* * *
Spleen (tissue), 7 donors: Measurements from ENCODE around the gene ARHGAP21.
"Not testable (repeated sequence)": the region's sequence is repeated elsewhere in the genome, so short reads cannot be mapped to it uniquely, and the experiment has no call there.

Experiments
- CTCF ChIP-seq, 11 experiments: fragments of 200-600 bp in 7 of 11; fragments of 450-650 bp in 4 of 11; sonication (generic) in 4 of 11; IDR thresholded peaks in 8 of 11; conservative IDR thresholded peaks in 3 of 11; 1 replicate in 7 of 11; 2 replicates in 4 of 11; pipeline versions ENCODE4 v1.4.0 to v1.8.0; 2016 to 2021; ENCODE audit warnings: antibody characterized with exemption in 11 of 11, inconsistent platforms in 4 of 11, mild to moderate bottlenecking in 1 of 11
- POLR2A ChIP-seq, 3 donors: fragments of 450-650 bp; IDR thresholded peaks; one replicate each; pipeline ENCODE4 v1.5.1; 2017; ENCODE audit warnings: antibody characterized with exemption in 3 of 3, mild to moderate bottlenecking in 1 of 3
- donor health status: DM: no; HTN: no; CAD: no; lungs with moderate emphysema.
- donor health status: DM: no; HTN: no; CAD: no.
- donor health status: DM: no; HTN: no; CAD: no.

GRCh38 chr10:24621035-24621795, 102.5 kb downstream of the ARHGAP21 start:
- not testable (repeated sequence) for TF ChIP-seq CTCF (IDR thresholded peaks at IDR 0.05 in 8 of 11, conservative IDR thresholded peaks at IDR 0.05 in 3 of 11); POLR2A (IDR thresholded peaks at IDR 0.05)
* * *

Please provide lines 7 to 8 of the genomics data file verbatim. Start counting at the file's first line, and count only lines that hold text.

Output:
- donor health status: DM: no; HTN: no; CAD: no.
- donor health status: DM: no; HTN: no; CAD: no.